Media reports say climate change mitigation will play a prominent role in the COVID-19 economic recovery, with the federal government planning to invest in the environment as part of its stimulus spending. Stimulus is a concept associated with John Maynard Keynes, calling for public spending to kick-start the economy. Stimulus was used after the 2008 global financial crisis, but was quickly removed, and the global economy never fully recovered.
Applications for the Canada Emergency Response Benefit (CERB) were opened on Monday, April 6th, and officials have estimated that up to 4 million people may apply for the emergency support. Since March 15th, more than 2 million workers had already applied for Employment Insurance (EI) benefits. Thanks to the hard work of countless federal public servants working in Service Canada and the Canada Revenue Agency, some EI applicants are already receiving CERB-like benefits and GST credits are now expected to arrive by mid-April. Yet the question still remains whether these programs provide sufficient support for all of those in need.
At this time, it is impossible to know the course and consequences of COVID-19 cases arising from the novel coronavirus. A probable outcome seems to be a spread of the illness among the general population, before it stabilizes and/ or an effective vaccine is developed which could take several months or even longer
In recent years, progressives and social democrats have begun to embrace a much bolder tax fairness agenda than was the case even five years ago. This is especially true in the United States where Democratic Presidential candidates Bernie Sanders and Elizabeth Warren have both made the case for a significant tax on large holdings of wealth, the closure of personal tax loopholes for investment income such as stock options, and serious corporate tax reform. In the 2019 federal election, the NDP similarly called for a wealth tax, higher taxation of capital gains in the personal income tax system, and a higher corporate tax rate.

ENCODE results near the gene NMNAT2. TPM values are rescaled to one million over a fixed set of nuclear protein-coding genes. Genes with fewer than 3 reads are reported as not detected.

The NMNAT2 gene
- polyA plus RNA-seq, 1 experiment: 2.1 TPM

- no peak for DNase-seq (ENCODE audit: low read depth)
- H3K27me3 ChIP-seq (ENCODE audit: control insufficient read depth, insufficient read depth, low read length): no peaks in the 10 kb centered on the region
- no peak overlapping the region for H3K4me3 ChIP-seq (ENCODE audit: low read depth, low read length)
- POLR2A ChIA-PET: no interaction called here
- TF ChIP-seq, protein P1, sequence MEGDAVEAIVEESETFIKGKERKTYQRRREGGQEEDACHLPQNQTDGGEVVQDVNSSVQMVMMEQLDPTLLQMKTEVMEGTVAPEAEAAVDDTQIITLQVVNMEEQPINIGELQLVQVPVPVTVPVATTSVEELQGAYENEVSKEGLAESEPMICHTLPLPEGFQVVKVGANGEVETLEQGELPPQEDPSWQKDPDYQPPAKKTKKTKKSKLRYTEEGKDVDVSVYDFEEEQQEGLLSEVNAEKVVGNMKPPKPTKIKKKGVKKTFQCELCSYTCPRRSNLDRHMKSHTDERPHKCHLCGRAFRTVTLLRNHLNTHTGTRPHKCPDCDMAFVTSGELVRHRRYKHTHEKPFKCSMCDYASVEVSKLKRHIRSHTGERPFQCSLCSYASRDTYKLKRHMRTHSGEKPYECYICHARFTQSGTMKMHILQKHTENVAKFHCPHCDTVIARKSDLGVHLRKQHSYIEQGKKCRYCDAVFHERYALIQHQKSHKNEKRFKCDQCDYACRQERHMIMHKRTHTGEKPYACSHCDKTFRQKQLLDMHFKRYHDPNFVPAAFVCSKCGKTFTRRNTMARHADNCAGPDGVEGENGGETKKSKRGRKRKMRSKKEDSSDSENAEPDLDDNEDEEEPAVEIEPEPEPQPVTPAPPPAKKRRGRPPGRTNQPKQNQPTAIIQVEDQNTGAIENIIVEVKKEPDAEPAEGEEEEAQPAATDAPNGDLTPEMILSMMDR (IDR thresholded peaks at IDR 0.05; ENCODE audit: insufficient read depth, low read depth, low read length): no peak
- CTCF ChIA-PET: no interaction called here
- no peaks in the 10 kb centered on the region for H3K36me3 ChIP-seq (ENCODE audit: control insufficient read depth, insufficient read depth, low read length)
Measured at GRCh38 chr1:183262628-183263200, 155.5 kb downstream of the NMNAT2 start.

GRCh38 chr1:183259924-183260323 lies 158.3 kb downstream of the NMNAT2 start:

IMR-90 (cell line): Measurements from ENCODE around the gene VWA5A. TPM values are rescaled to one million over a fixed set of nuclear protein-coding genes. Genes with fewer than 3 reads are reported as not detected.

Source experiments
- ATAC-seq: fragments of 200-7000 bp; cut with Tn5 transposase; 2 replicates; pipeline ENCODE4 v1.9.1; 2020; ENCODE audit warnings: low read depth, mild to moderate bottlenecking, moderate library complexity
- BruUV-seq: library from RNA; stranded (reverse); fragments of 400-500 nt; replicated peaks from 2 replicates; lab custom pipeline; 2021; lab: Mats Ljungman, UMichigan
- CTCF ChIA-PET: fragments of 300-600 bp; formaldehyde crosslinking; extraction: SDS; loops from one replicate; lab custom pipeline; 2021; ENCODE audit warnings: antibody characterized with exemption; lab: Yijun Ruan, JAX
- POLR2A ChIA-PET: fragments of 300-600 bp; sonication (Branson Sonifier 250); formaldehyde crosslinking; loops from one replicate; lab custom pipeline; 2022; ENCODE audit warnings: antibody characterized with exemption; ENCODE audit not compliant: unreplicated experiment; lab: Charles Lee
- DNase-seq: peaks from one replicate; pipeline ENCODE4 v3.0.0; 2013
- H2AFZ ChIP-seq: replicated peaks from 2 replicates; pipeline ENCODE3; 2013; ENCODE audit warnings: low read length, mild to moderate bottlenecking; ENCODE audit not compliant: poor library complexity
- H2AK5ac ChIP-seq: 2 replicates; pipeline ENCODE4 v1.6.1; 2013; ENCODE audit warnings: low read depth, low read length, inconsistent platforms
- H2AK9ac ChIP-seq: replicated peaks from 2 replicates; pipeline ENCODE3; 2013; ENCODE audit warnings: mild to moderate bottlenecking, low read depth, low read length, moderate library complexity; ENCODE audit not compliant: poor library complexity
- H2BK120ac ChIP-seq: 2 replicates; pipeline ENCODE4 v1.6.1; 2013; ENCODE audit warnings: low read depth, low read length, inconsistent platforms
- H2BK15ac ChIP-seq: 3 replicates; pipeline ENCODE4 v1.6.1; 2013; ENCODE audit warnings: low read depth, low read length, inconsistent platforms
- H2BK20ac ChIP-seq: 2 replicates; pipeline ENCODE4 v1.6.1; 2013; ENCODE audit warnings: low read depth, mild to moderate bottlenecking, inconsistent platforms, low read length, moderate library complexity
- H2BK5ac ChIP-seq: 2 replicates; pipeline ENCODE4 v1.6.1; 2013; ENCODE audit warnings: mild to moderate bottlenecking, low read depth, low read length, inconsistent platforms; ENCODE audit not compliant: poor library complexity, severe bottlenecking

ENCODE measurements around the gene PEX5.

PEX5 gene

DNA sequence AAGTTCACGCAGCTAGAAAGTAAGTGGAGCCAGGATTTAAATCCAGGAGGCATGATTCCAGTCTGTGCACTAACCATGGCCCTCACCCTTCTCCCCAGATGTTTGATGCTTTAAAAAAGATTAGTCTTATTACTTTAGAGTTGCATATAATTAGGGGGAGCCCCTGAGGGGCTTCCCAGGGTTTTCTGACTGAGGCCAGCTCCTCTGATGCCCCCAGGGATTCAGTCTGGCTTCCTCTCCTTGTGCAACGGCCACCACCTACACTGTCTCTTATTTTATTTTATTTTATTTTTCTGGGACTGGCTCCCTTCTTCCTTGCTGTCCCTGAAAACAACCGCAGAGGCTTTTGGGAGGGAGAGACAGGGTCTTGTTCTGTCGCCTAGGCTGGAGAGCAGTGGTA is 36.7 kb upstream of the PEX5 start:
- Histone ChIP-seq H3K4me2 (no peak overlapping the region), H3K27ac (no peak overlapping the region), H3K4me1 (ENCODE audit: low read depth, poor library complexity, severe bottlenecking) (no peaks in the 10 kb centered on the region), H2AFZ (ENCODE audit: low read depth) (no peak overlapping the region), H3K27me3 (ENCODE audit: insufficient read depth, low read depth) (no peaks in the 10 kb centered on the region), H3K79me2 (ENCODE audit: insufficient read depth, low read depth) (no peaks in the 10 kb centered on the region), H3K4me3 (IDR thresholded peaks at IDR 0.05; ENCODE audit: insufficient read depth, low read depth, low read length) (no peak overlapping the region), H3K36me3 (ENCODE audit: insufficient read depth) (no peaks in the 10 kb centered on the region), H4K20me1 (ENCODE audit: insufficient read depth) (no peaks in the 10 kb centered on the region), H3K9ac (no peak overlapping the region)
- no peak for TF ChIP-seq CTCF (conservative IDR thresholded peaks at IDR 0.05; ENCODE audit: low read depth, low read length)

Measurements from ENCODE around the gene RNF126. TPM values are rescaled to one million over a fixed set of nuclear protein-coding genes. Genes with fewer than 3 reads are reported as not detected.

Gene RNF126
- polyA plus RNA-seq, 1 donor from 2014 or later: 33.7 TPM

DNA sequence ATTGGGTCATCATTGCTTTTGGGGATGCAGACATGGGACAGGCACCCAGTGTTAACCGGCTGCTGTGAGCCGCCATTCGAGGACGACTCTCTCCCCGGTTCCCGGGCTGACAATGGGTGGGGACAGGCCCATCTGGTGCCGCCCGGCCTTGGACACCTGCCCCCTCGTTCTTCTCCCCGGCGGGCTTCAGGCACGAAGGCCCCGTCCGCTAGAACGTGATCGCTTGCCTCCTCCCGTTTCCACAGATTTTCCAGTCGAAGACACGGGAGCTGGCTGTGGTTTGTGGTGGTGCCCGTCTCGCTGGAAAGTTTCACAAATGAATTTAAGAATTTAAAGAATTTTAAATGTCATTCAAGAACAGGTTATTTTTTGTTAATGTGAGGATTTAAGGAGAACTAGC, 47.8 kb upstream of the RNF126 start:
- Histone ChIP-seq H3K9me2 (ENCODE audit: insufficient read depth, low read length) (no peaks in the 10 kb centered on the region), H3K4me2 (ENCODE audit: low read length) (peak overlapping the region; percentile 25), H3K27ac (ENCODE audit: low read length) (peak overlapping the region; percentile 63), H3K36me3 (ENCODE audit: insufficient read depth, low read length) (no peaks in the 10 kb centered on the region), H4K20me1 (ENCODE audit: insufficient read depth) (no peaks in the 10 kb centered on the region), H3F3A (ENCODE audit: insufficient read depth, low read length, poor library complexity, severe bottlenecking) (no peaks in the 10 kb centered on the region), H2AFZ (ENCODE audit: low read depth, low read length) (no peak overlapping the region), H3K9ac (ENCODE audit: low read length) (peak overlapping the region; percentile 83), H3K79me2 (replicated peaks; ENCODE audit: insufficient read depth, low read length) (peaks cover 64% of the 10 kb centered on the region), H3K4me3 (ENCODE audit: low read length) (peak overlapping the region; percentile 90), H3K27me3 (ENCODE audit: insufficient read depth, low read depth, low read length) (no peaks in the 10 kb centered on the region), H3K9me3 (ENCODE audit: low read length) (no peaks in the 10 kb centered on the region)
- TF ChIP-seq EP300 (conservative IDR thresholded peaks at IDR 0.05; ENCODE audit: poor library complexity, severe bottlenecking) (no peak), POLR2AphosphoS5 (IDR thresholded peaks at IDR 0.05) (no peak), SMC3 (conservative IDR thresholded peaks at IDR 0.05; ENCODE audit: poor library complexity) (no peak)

Posted by Katrina Miller · October 25, 2019 9:00 AM
There is no doubt that cost of living concerns loomed large during Canada’s federal election. Historically, economic angst has been fertile ground for a standard Conservative pitch to the electorate – one that promises to end government waste and interference, lower taxes, and put money back in our pockets so that we can seek out our own path to success. That seems to have been Andrew Scheer’s play, summed up nicely in his campaign slogan “It’s time for you to get ahead”.
The Conservative platform put forward by Andrew Scheer delivers tax cuts for the relatively affluent, to be paid for by largely unspecified cuts to spending on social programs and public services. That is a poor deal for ordinary working families who get much more each year in program benefits like public health care and post-secondary education and child benefits and public pensions than they pay for in personal income taxes.
In May, Democratic presidential candidate Joe Biden caused a small media storm when comments he made that he had no empathy for millennials who argue they face more difficult economic circumstances than previous generations circulated on social media. Biden was only the most recent public figure to weigh in on what’s become a hot topic over the past few years.
Solidarity has long been a standing principle of social justice advocates, but in the face of the current crisis of inequality and the concentration of power and money, solidarity is an essential ingredient of change. This was the message at a day-long workshop the Power Lab recently convened with a multitude of organizers, from public transit activists based in Scarborough to community benefits advocates based in Jane-Finch, on how to strengthen our collective fight for fair economies.